It’s Official!

Me and my second cousins and my brother are in the pictures. We finally got our sign up!  Sooooooooo happy so it’s really a thing now: we are the caretakers of Harper Park!

Robins’ Eggs

 Sorry this one is late and if you like our website I’m even more sorry today I’m going to talk about the robins egg Ill leave the website where I got the info with pictures of robins down below, a robins diet it usually worms, beetles, seeds, and berries. A robin’s egg is very small with a beautiful light blue colour, the babies must be extremely small when they’re born right? I’ll bet they’re the size of the top of your pinky! well, it depends how old you are for me they’d be about that size. A robin will mate and lay eggs about 2-3 times from April to July. A robin’s babies are SO UGLY and I mean SO UGLY (the website has photos, look at them if you dare!) A robin’s predators are squirrels blue jays and crows, at least those are the ones I know of. Baby robins take about 12-13 days to leave the nest. Baby robins will take about 13-14 days to leave the nest. Here are a couple more interesting facts about robins, robins will eat the baby bird poop! Since it’s pretty much just a little membrane it doesn’t have much bacteria in it it’s a nice way of keeping the nest clean too! Mama and Dada robin will take turns leaving the nest, that’s the most efficient way to get food if you ask me! Thanks for reading once more (or not if this is your first time haha) and I promise the next one won’t be so late, see ya!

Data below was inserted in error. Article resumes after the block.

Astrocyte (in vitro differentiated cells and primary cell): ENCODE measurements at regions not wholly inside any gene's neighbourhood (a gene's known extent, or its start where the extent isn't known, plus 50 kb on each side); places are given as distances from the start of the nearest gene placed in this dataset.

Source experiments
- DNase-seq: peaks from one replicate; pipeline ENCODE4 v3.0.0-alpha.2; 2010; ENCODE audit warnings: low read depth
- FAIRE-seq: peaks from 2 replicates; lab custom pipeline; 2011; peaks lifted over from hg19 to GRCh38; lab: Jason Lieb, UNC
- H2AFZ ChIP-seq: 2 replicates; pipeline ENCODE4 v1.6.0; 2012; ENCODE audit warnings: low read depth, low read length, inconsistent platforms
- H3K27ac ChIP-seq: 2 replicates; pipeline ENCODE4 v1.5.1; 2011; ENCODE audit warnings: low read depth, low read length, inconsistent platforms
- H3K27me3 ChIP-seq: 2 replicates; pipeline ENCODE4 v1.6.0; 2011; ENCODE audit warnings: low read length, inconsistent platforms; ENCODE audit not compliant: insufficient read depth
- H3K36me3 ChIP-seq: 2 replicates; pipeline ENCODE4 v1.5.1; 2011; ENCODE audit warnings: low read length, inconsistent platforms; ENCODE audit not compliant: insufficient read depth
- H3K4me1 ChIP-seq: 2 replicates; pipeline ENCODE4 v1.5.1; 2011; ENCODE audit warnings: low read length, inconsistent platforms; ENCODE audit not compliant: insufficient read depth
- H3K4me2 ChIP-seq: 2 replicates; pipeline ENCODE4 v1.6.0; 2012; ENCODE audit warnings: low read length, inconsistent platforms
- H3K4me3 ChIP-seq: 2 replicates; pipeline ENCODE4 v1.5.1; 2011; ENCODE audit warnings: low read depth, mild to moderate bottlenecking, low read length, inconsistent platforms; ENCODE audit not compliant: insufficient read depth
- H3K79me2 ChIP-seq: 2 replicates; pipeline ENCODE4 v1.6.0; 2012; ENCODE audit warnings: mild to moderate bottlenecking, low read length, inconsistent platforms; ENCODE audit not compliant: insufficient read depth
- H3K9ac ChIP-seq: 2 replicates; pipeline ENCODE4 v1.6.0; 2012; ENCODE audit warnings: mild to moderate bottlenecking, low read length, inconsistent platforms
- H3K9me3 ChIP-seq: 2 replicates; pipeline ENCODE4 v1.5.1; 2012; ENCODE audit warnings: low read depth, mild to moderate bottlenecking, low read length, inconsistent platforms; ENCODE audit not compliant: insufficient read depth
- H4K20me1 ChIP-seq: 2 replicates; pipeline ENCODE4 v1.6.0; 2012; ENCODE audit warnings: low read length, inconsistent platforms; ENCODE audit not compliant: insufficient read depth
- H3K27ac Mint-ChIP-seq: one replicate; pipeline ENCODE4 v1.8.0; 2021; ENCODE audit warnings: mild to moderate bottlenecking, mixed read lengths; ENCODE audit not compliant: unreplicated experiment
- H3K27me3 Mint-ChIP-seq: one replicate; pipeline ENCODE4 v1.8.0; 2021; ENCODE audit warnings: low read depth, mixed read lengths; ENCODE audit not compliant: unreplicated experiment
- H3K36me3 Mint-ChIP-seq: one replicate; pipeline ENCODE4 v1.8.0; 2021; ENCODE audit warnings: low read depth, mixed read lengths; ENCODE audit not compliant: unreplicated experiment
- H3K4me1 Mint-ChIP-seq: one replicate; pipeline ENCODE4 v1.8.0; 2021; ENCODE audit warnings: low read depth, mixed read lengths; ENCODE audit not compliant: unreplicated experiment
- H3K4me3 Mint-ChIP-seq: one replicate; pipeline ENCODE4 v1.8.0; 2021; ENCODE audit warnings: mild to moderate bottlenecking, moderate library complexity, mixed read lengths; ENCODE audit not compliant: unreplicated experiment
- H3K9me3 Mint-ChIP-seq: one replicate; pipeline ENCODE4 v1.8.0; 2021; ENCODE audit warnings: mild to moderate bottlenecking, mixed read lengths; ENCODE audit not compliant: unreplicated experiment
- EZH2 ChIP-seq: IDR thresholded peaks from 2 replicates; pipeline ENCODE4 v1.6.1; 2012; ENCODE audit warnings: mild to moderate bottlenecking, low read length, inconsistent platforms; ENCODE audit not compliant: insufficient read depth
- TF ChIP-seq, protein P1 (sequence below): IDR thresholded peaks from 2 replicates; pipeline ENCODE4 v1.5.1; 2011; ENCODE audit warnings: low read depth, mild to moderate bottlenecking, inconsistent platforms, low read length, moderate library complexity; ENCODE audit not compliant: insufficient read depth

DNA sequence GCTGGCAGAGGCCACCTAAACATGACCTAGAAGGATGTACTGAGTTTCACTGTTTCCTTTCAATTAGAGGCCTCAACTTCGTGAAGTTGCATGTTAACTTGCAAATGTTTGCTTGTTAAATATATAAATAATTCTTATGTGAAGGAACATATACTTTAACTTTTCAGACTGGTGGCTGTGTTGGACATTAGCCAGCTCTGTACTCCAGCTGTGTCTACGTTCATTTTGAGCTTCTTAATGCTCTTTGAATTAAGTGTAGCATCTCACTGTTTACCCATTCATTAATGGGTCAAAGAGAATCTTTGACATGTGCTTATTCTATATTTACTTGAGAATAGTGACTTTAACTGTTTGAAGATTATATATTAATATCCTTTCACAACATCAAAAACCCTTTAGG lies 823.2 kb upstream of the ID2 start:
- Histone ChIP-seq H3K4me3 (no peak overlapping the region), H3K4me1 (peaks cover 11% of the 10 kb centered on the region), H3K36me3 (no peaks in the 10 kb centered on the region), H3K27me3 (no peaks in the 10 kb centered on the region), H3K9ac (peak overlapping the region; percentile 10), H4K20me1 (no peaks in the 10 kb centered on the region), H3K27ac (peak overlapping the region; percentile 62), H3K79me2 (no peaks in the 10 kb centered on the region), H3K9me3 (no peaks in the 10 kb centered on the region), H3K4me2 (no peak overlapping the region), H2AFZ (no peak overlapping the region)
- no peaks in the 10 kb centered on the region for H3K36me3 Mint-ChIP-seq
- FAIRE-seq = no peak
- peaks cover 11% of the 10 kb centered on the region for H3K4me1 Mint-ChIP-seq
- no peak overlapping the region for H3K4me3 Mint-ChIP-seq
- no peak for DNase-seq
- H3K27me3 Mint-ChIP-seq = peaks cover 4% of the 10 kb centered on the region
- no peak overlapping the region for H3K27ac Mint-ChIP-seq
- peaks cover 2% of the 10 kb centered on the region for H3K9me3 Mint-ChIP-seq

Broken robin's egg shell in boy's hands

Trees

Since there isn’t much garbage to clean up (which is good) I thought I might talk about the trees in the park. The main ones are the Western Red Cedar and the Douglas Fir. There’s another one too, it’s a bit uncommon but you might find it if you look up at the leaves of the trees. It usually has bright green leaves and they won’t blend in with the other trees. Take a guess, let’s see if you’re right: it’s the big-leaf maple tree!

Now I’ll tell you about the stats of the trees. The Douglas fir is large to very large tree, with an average height of 20-60 meters. The Western red cedar has an average height of 30-53 meters. And lastly, the big-leaf maple has an average height of 9-21 meters. Pretty cool right? Here are some pictures that we took during the week, thanks for reading!

Glacial erratic in Harper Park
On top of the other glacial erratic in Harper Park (near the Smiling Creek bridge). Douglas firs, Western red cedars, and big leaf maples in the background.

Skunk Cabbage and Bear Poop

Last week, we saw bear poop and new skunk cabbage: not a coincidence!

Did you know skunk cabbage creates heat and smells bad because bugs like flies and beetles think it’s a dead animal? And thats good for the plant because from time to time they will land on other plants, right?  And then they will land on the skunk cabbage and it gets pollinated!

Bears love skunk cabbage too for a very weird but cool reason! And the link down here is why:

Naturespeak: Skunk cabbage is a bear’s BFF

Skunk Cabbage

The Rock

Nothing interesting really happened on the trail today so I’m going to talk about the rock. The rock in the park has a lot of history, it actually came from a glacier, called “glacier erratic” and I guess it just left the rock there a long long long time ago. It weighs about 50000 to 100000 pounds. it’s really hard to tell what it’s made of because it’s covered in moss! It’s probably made of limestone, diorite or granite, I’m guessing.

Harper-Glacial-erratic

There are three “famous” glacial erratics near us, including the famous white rock for which the town and beach of White Rock is named. There’s one in Aldergrove. And there’s another in Coquitlam, only 8 km away (as the crow flies), which seems to be the same kind as in Harper Park (possibly granodiorite).